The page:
United States of America, Appellee, v. Claude Raymond Curry, Appellant, 442 F.2d 428 (4th Cir. 1971)Annotate this Case
Decided April 26, 1971
Robert Magnuson, Charleston, W. Va., court-appointed (McClintic, James, Wise & Robinson, Charleston, W. Va. on brief), for appellant.
Robert B. King, Asst. U. S. Atty., (W. Warren Upton, U. S. Atty., on brief) for appellee.
Before HAYNSWORTH, Chief Judge, and BOREMAN and BRYAN, Circuit Judges.
In United States v. Curry, 4 Cir., 410 F.2d 1372 we affirmed an order committing Curry to a mental institution on a finding that he was incompetent to stand trial on a charge of threatening the life of the president. However, we directed an inquiry into whether his release on bail would constitute a danger to himself or the public. On remand, the district court found that his release would present such a danger. That finding is not challenged.
After a hearing, Curry was transferred from a federal institution to the Spencer State Hospital in West Virginia. Though not formally committed under state civil procedures, he is now being treated at the hospital, whose professional staff have indicated that the pendency of the federal indictment would have no adverse effect on treatment possibilities. The only question Curry attempts to raise here is whether the pendency of the indictment under the circumstances violates his constitutional rights. The Government has declined to agree to a voluntary dismissal, and the district court denied Curry's motion to dismiss. The appeal is sought to be taken from that order.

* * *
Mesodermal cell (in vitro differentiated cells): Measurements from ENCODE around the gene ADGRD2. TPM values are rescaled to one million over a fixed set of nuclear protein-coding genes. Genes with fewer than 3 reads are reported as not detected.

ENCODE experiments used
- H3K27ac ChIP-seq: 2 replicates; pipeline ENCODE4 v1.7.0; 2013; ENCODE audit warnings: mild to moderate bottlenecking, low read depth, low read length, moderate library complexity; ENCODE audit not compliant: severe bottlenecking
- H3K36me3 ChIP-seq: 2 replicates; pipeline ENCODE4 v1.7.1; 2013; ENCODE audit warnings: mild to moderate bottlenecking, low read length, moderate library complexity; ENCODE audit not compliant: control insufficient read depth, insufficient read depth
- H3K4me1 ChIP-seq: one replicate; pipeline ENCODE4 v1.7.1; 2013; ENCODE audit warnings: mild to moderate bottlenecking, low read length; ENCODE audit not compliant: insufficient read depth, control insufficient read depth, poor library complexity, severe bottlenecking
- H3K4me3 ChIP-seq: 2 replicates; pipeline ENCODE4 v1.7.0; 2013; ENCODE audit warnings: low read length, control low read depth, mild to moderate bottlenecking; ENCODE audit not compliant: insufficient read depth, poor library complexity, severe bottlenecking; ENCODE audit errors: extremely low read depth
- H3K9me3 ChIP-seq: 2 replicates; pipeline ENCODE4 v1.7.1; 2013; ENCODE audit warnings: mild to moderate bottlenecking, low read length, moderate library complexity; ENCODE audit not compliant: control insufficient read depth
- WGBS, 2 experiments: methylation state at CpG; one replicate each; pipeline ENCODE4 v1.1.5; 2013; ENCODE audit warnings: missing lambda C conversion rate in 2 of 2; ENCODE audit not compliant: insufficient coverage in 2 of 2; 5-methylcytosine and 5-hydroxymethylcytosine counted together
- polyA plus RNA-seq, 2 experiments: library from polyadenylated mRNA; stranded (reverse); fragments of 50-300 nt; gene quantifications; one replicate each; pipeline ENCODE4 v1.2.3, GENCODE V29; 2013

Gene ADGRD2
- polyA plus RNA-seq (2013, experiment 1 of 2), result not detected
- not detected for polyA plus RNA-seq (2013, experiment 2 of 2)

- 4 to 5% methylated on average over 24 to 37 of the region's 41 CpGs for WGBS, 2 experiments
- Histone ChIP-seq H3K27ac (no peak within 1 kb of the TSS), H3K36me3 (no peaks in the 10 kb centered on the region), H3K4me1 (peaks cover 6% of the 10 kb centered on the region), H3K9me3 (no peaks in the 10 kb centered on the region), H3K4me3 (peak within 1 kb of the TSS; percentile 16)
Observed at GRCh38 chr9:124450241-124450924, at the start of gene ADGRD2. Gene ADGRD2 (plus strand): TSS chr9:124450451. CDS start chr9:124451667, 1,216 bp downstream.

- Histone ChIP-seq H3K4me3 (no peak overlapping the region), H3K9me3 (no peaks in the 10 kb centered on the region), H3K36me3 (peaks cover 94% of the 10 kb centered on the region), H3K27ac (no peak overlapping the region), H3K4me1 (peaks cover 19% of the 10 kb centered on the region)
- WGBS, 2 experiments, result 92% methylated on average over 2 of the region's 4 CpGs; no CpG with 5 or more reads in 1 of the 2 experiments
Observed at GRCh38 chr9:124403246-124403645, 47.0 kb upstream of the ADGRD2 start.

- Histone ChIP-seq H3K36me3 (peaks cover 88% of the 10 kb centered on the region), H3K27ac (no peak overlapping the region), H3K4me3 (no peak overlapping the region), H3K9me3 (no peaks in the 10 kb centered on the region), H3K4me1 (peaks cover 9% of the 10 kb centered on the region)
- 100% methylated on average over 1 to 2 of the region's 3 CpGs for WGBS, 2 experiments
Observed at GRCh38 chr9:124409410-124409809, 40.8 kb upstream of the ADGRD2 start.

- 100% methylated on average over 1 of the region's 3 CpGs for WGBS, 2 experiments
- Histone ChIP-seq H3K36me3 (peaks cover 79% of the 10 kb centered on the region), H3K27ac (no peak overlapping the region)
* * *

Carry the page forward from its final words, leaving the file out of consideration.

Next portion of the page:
We must dismiss the appeal for want of jurisdiction. It is settled that the denial of a motion to dismiss an indictment is an unappealable interlocutory order. 28 U.S.C.A. § 1291; United States v. Garber, 2 Cir., 413 F.2d 284; Hoffa v. Gray, 6 Cir., 323 F.2d 178. Since we lack power to afford the relief sought, Curry must rely on remedies available in the district court as changed circumstances may from time to time dictate renewal of his motion. In the meantime there appears no impediment to his receiving the treatment he requires.